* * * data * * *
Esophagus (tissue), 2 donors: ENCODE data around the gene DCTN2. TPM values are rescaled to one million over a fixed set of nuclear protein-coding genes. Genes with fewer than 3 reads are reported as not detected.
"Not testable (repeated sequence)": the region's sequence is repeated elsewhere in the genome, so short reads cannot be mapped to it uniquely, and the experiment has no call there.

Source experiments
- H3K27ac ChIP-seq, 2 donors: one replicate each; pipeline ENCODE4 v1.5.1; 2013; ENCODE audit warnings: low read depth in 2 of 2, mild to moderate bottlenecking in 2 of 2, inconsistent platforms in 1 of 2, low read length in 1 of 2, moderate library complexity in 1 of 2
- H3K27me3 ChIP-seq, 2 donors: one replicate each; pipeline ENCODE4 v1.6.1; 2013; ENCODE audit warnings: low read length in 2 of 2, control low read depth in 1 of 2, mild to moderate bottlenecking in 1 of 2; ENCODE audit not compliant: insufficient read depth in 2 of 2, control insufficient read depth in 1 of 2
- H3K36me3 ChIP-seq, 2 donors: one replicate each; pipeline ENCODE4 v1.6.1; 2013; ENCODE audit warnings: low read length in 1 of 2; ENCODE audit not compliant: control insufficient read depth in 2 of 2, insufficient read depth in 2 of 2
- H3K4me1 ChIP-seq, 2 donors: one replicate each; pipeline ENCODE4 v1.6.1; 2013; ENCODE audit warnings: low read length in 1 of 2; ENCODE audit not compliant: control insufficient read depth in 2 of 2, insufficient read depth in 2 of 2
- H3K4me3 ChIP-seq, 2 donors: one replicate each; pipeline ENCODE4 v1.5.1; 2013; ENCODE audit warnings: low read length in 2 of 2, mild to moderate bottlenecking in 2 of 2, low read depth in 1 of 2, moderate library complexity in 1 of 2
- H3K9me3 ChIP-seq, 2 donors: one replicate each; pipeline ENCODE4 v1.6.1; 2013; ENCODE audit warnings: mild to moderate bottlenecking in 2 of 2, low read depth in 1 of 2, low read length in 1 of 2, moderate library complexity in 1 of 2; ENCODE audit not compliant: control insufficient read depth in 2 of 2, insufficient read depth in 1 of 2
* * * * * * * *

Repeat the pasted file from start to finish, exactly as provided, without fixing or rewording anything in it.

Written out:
Esophagus (tissue), 2 donors: ENCODE data around the gene DCTN2. TPM values are rescaled to one million over a fixed set of nuclear protein-coding genes. Genes with fewer than 3 reads are reported as not detected.
"Not testable (repeated sequence)": the region's sequence is repeated elsewhere in the genome, so short reads cannot be mapped to it uniquely, and the experiment has no call there.

Source experiments
- H3K27ac ChIP-seq, 2 donors: one replicate each; pipeline ENCODE4 v1.5.1; 2013; ENCODE audit warnings: low read depth in 2 of 2, mild to moderate bottlenecking in 2 of 2, inconsistent platforms in 1 of 2, low read length in 1 of 2, moderate library complexity in 1 of 2
- H3K27me3 ChIP-seq, 2 donors: one replicate each; pipeline ENCODE4 v1.6.1; 2013; ENCODE audit warnings: low read length in 2 of 2, control low read depth in 1 of 2, mild to moderate bottlenecking in 1 of 2; ENCODE audit not compliant: insufficient read depth in 2 of 2, control insufficient read depth in 1 of 2
- H3K36me3 ChIP-seq, 2 donors: one replicate each; pipeline ENCODE4 v1.6.1; 2013; ENCODE audit warnings: low read length in 1 of 2; ENCODE audit not compliant: control insufficient read depth in 2 of 2, insufficient read depth in 2 of 2
- H3K4me1 ChIP-seq, 2 donors: one replicate each; pipeline ENCODE4 v1.6.1; 2013; ENCODE audit warnings: low read length in 1 of 2; ENCODE audit not compliant: control insufficient read depth in 2 of 2, insufficient read depth in 2 of 2
- H3K4me3 ChIP-seq, 2 donors: one replicate each; pipeline ENCODE4 v1.5.1; 2013; ENCODE audit warnings: low read length in 2 of 2, mild to moderate bottlenecking in 2 of 2, low read depth in 1 of 2, moderate library complexity in 1 of 2
- H3K9me3 ChIP-seq, 2 donors: one replicate each; pipeline ENCODE4 v1.6.1; 2013; ENCODE audit warnings: mild to moderate bottlenecking in 2 of 2, low read depth in 1 of 2, low read length in 1 of 2, moderate library complexity in 1 of 2; ENCODE audit not compliant: control insufficient read depth in 2 of 2, insufficient read depth in 1 of 2